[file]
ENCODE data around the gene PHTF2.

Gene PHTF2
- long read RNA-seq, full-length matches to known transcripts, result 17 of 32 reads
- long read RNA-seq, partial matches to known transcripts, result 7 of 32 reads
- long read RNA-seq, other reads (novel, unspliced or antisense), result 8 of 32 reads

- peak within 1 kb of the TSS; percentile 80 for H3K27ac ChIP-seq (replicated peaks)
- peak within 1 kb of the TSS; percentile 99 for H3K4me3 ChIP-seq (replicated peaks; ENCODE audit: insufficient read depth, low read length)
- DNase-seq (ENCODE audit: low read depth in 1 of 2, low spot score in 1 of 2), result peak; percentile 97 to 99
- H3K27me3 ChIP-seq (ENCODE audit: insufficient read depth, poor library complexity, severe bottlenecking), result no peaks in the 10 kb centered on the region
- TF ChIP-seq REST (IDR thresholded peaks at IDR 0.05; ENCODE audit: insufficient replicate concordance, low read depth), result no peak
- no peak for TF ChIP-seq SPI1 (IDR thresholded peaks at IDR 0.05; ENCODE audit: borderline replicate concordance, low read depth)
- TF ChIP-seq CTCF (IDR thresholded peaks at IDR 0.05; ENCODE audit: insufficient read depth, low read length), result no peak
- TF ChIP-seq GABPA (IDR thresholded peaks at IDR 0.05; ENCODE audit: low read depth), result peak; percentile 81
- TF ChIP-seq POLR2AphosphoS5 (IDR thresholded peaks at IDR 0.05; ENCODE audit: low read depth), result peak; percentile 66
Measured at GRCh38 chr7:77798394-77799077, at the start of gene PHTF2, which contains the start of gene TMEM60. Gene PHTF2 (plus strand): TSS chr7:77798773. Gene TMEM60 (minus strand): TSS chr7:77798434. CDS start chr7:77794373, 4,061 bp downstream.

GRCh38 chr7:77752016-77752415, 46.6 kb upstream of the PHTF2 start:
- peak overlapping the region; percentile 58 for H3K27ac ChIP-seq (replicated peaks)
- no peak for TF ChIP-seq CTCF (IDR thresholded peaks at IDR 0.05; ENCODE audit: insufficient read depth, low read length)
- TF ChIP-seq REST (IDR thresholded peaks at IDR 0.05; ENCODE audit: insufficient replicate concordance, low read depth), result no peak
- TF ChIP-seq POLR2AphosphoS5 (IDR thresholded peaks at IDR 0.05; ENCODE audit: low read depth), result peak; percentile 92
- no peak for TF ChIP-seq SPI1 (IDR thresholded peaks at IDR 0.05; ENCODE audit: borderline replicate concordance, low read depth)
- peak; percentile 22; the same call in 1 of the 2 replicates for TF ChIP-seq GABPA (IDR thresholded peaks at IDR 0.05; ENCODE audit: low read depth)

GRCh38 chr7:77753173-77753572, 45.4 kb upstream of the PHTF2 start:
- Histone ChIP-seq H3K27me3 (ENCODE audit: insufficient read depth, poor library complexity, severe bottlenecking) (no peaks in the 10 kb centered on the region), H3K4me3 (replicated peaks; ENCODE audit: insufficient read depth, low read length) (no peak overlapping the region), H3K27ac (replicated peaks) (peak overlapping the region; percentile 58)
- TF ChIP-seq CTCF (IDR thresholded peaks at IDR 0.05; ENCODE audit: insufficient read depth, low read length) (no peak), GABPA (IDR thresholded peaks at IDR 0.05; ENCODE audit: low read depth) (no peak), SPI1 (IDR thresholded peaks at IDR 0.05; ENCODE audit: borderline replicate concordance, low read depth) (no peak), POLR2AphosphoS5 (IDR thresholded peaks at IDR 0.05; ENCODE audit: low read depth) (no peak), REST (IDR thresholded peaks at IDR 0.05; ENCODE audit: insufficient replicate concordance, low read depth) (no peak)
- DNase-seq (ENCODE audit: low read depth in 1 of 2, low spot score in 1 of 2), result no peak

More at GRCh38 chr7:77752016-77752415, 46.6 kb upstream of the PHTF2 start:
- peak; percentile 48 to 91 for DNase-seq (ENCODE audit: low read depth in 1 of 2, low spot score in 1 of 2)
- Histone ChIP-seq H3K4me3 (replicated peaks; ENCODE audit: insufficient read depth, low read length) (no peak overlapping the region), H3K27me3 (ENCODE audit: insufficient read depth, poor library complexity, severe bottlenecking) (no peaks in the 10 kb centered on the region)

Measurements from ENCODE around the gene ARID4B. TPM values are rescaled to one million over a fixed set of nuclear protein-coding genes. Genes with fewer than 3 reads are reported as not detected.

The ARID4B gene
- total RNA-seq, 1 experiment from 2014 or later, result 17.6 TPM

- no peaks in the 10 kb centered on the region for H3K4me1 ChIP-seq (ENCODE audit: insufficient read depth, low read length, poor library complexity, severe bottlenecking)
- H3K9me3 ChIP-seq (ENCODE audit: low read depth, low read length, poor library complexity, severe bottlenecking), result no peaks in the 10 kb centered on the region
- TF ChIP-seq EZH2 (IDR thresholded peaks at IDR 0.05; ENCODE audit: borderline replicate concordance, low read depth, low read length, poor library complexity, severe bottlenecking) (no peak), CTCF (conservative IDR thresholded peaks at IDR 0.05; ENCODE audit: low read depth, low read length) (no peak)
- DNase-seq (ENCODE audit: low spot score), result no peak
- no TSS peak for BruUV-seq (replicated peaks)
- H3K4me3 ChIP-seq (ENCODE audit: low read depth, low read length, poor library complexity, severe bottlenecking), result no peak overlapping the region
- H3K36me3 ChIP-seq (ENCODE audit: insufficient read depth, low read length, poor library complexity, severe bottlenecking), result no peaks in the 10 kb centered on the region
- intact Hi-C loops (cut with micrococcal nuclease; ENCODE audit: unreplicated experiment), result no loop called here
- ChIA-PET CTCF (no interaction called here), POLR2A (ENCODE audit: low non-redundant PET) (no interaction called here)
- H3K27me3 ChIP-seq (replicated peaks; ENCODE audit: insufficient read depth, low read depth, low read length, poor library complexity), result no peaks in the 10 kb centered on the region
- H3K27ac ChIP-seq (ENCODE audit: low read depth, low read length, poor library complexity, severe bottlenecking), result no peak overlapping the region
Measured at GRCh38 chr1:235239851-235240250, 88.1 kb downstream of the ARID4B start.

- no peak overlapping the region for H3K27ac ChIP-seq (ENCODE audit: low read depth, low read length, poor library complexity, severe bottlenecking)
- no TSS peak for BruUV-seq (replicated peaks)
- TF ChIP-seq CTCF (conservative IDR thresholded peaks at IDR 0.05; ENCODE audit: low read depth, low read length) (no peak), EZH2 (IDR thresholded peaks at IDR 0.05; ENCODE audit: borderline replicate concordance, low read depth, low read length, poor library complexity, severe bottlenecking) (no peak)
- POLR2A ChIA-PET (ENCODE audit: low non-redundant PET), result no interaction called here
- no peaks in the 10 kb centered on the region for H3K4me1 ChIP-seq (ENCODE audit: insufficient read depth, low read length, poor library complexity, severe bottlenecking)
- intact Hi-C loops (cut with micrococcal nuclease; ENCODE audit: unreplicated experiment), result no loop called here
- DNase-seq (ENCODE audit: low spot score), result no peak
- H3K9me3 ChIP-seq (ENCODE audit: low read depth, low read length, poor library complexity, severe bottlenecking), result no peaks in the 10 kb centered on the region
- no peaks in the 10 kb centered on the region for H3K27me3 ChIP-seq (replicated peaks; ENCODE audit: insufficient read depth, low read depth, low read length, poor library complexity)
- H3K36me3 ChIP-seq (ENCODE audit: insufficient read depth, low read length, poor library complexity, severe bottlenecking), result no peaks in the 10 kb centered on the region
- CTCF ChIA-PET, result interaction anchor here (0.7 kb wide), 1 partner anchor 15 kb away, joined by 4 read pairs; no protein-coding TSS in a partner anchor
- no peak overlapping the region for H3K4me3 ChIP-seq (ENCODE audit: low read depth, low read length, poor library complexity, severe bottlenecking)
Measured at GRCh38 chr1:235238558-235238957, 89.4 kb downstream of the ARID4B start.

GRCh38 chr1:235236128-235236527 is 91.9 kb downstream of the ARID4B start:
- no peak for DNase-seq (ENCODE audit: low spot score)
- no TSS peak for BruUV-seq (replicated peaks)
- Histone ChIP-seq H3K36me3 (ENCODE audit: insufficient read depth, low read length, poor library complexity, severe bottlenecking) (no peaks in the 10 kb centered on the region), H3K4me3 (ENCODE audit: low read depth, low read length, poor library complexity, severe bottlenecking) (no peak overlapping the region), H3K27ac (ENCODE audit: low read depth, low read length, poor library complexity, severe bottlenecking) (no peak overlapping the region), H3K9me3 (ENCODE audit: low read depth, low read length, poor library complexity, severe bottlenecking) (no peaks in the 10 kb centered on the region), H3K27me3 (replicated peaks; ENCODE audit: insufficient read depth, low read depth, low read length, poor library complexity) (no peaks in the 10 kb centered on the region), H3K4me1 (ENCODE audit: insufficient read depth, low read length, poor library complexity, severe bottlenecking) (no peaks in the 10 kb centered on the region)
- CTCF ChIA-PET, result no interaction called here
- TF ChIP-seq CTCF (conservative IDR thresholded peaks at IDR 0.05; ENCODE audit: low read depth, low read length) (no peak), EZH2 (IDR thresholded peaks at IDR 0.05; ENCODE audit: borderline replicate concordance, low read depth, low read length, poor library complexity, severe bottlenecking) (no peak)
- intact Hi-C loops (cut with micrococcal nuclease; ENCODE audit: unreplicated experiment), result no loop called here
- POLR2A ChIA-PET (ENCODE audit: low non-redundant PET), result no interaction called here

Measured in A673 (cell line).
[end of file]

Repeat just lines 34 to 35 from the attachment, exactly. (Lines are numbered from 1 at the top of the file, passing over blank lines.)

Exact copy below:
- H3K9me3 ChIP-seq (ENCODE audit: low read depth, low read length, poor library complexity, severe bottlenecking), result no peaks in the 10 kb centered on the region
- TF ChIP-seq EZH2 (IDR thresholded peaks at IDR 0.05; ENCODE audit: borderline replicate concordance, low read depth, low read length, poor library complexity, severe bottlenecking) (no peak), CTCF (conservative IDR thresholded peaks at IDR 0.05; ENCODE audit: low read depth, low read length) (no peak)